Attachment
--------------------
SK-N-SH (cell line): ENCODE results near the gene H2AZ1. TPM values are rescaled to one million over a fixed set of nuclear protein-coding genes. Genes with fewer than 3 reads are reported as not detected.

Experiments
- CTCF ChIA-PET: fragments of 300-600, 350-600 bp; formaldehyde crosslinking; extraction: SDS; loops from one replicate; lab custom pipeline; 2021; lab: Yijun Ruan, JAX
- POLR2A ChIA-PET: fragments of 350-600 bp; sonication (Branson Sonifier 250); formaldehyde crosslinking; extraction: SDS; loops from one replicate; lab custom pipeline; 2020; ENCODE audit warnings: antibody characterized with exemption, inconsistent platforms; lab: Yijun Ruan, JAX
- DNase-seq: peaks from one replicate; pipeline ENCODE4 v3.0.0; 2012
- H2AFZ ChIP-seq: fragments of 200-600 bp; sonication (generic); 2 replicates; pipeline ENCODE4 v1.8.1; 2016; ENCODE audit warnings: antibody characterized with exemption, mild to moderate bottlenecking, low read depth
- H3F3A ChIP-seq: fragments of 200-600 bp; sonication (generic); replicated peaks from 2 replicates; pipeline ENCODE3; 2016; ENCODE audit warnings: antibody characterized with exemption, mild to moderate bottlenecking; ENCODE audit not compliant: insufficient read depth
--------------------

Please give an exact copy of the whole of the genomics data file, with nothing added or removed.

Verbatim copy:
SK-N-SH (cell line): ENCODE results near the gene H2AZ1. TPM values are rescaled to one million over a fixed set of nuclear protein-coding genes. Genes with fewer than 3 reads are reported as not detected.

Experiments
- CTCF ChIA-PET: fragments of 300-600, 350-600 bp; formaldehyde crosslinking; extraction: SDS; loops from one replicate; lab custom pipeline; 2021; lab: Yijun Ruan, JAX
- POLR2A ChIA-PET: fragments of 350-600 bp; sonication (Branson Sonifier 250); formaldehyde crosslinking; extraction: SDS; loops from one replicate; lab custom pipeline; 2020; ENCODE audit warnings: antibody characterized with exemption, inconsistent platforms; lab: Yijun Ruan, JAX
- DNase-seq: peaks from one replicate; pipeline ENCODE4 v3.0.0; 2012
- H2AFZ ChIP-seq: fragments of 200-600 bp; sonication (generic); 2 replicates; pipeline ENCODE4 v1.8.1; 2016; ENCODE audit warnings: antibody characterized with exemption, mild to moderate bottlenecking, low read depth
- H3F3A ChIP-seq: fragments of 200-600 bp; sonication (generic); replicated peaks from 2 replicates; pipeline ENCODE3; 2016; ENCODE audit warnings: antibody characterized with exemption, mild to moderate bottlenecking; ENCODE audit not compliant: insufficient read depth